As you start your own business, there are a lot of decisions you have to make. Although small business owners make many decisions every day, one of the most important decisions you can make at the beginning of your small business journey is whether to use your own money (bootstrap) or take out a small business loan to get things rolling.
There are pros and cons to each, and in this article, we will discuss what bootstrapping is, what it means to bootstrap a business, and whether bootstrapping or taking out a traditional bank loan is right for you.
In terms of small businesses, "bootstrapping" a company means you begin operations with minimal investment or financial help. As a small business owner, bootstrapping often requires using your own personal money as the source of venture capital.
There are many reasons business owners decide to bootstrap their small business instead of applying for a...
Learning about financial forecasting is an essential step in your journey toward growth as a small business owner. Being able to accurately project what your future revenues and future expenses will be is vital to helping your small business not only survive but thrive. For this reason, it's time to get comfortable creating and reviewing a financial forecast and cash flow projections.
If you're just starting out in business, then you're likely to be assembling your business plan and financial statements from the ground up. What I do is help business owners understand the need for creating financial projections, why financial planning is a key part of becoming a successful small business owner, and how you can leverage these numbers to make growing your business more predictable.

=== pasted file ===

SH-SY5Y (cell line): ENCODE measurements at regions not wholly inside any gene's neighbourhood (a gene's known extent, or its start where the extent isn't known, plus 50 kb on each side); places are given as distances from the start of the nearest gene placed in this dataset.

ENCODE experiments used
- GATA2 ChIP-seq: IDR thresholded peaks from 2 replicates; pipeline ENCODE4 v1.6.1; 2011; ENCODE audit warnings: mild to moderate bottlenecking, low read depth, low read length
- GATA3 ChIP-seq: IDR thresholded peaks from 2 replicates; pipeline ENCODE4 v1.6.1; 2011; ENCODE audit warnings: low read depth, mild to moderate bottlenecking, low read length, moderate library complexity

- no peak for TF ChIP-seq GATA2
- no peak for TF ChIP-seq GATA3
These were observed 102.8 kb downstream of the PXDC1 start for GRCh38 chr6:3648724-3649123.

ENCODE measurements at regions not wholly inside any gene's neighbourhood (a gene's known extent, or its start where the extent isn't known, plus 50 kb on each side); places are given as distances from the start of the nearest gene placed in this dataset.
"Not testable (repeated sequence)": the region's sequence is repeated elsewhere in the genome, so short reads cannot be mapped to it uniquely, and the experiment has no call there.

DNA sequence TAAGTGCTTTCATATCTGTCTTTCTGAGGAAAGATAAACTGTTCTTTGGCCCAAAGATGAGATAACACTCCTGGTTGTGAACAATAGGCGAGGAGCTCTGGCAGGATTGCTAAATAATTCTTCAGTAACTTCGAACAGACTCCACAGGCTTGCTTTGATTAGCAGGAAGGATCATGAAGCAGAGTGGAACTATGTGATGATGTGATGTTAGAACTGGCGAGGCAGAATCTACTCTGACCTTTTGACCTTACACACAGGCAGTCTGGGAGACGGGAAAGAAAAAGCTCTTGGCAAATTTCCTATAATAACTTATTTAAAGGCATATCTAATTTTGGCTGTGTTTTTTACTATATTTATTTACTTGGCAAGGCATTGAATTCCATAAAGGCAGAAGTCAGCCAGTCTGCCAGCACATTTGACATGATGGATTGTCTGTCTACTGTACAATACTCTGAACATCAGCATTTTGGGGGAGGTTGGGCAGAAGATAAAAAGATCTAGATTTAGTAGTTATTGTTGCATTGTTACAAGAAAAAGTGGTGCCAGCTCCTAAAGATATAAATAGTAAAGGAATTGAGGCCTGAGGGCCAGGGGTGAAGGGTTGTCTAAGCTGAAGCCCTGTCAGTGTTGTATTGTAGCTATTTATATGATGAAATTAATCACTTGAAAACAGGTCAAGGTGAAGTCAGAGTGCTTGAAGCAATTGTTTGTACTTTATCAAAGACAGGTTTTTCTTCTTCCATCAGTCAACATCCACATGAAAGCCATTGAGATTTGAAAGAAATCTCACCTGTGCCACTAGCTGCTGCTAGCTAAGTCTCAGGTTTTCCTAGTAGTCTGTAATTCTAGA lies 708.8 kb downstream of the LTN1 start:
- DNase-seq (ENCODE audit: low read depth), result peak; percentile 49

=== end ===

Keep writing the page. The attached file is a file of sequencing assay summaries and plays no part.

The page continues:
A financial forecast consists of a cash flow statement, financial statement, or pro forma statement. The cash flow statement details the company's cash management...
Recently, a prospective client came to me looking for help gaining some extra resources to grow their business. He wondered what would be required to get an SBA Loan. We walked through a list of qualifications together, and everything seemed to check out just fine until it became apparent to him that he'd have to draft a business plan.
He already had a well-functioning business with a great-looking cash flow statement, so why would he need a business plan? He assumed that business plans were typically drafted for startups or new companies just trying to get off the ground, but not for an existing business entity with a proven track record.
As we continued with the conversation, we discussed how much this prospective client was looking to borrow and why he wanted a loan from the Small Business Administration in the first place. He stated that he needed about a half-million dollars. Wow, this guy must have big plans, I thought to myself.
However, when I asked what his plans...